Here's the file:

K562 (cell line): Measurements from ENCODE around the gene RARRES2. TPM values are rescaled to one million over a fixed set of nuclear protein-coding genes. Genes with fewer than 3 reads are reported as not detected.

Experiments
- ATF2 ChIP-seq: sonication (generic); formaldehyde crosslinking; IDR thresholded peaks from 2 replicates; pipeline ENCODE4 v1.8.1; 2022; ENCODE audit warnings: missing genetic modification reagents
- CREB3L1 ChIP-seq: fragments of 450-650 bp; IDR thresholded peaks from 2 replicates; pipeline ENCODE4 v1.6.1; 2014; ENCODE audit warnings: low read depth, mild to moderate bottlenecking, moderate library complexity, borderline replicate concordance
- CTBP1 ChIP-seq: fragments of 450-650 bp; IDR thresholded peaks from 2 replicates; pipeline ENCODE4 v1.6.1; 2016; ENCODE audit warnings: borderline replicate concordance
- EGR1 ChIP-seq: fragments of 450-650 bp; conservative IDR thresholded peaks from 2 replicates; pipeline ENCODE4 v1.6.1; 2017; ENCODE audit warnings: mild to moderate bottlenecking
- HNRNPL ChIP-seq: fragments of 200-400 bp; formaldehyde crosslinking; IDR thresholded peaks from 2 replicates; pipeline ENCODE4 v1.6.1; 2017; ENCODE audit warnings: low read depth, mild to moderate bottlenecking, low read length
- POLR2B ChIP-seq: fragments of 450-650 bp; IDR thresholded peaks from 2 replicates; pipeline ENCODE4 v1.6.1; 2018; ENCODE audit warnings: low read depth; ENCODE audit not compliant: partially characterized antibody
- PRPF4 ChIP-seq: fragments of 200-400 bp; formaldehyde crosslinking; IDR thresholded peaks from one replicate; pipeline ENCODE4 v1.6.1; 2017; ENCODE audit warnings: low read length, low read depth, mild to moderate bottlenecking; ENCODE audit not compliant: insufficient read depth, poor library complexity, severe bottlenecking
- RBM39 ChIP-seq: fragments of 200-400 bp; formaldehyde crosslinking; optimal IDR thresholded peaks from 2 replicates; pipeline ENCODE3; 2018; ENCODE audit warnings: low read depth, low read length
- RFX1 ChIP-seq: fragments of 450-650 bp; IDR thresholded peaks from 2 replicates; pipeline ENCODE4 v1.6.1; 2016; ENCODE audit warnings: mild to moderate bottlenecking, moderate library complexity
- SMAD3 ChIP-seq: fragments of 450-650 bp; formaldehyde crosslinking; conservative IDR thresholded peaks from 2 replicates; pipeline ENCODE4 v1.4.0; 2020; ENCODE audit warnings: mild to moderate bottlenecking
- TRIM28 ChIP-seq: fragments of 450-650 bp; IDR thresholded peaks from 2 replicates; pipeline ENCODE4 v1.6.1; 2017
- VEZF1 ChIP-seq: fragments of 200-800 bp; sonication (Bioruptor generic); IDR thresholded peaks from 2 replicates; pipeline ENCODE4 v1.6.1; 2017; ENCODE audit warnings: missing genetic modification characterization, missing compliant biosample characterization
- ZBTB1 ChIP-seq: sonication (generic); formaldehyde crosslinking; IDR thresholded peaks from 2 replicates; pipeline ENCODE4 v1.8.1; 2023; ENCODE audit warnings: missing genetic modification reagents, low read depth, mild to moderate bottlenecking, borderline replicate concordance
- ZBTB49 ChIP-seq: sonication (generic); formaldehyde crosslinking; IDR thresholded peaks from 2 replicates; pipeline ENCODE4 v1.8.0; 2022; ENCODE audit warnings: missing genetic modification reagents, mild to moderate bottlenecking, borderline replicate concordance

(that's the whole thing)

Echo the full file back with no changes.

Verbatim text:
K562 (cell line): Measurements from ENCODE around the gene RARRES2. TPM values are rescaled to one million over a fixed set of nuclear protein-coding genes. Genes with fewer than 3 reads are reported as not detected.

Experiments
- ATF2 ChIP-seq: sonication (generic); formaldehyde crosslinking; IDR thresholded peaks from 2 replicates; pipeline ENCODE4 v1.8.1; 2022; ENCODE audit warnings: missing genetic modification reagents
- CREB3L1 ChIP-seq: fragments of 450-650 bp; IDR thresholded peaks from 2 replicates; pipeline ENCODE4 v1.6.1; 2014; ENCODE audit warnings: low read depth, mild to moderate bottlenecking, moderate library complexity, borderline replicate concordance
- CTBP1 ChIP-seq: fragments of 450-650 bp; IDR thresholded peaks from 2 replicates; pipeline ENCODE4 v1.6.1; 2016; ENCODE audit warnings: borderline replicate concordance
- EGR1 ChIP-seq: fragments of 450-650 bp; conservative IDR thresholded peaks from 2 replicates; pipeline ENCODE4 v1.6.1; 2017; ENCODE audit warnings: mild to moderate bottlenecking
- HNRNPL ChIP-seq: fragments of 200-400 bp; formaldehyde crosslinking; IDR thresholded peaks from 2 replicates; pipeline ENCODE4 v1.6.1; 2017; ENCODE audit warnings: low read depth, mild to moderate bottlenecking, low read length
- POLR2B ChIP-seq: fragments of 450-650 bp; IDR thresholded peaks from 2 replicates; pipeline ENCODE4 v1.6.1; 2018; ENCODE audit warnings: low read depth; ENCODE audit not compliant: partially characterized antibody
- PRPF4 ChIP-seq: fragments of 200-400 bp; formaldehyde crosslinking; IDR thresholded peaks from one replicate; pipeline ENCODE4 v1.6.1; 2017; ENCODE audit warnings: low read length, low read depth, mild to moderate bottlenecking; ENCODE audit not compliant: insufficient read depth, poor library complexity, severe bottlenecking
- RBM39 ChIP-seq: fragments of 200-400 bp; formaldehyde crosslinking; optimal IDR thresholded peaks from 2 replicates; pipeline ENCODE3; 2018; ENCODE audit warnings: low read depth, low read length
- RFX1 ChIP-seq: fragments of 450-650 bp; IDR thresholded peaks from 2 replicates; pipeline ENCODE4 v1.6.1; 2016; ENCODE audit warnings: mild to moderate bottlenecking, moderate library complexity
- SMAD3 ChIP-seq: fragments of 450-650 bp; formaldehyde crosslinking; conservative IDR thresholded peaks from 2 replicates; pipeline ENCODE4 v1.4.0; 2020; ENCODE audit warnings: mild to moderate bottlenecking
- TRIM28 ChIP-seq: fragments of 450-650 bp; IDR thresholded peaks from 2 replicates; pipeline ENCODE4 v1.6.1; 2017
- VEZF1 ChIP-seq: fragments of 200-800 bp; sonication (Bioruptor generic); IDR thresholded peaks from 2 replicates; pipeline ENCODE4 v1.6.1; 2017; ENCODE audit warnings: missing genetic modification characterization, missing compliant biosample characterization
- ZBTB1 ChIP-seq: sonication (generic); formaldehyde crosslinking; IDR thresholded peaks from 2 replicates; pipeline ENCODE4 v1.8.1; 2023; ENCODE audit warnings: missing genetic modification reagents, low read depth, mild to moderate bottlenecking, borderline replicate concordance
- ZBTB49 ChIP-seq: sonication (generic); formaldehyde crosslinking; IDR thresholded peaks from 2 replicates; pipeline ENCODE4 v1.8.0; 2022; ENCODE audit warnings: missing genetic modification reagents, mild to moderate bottlenecking, borderline replicate concordance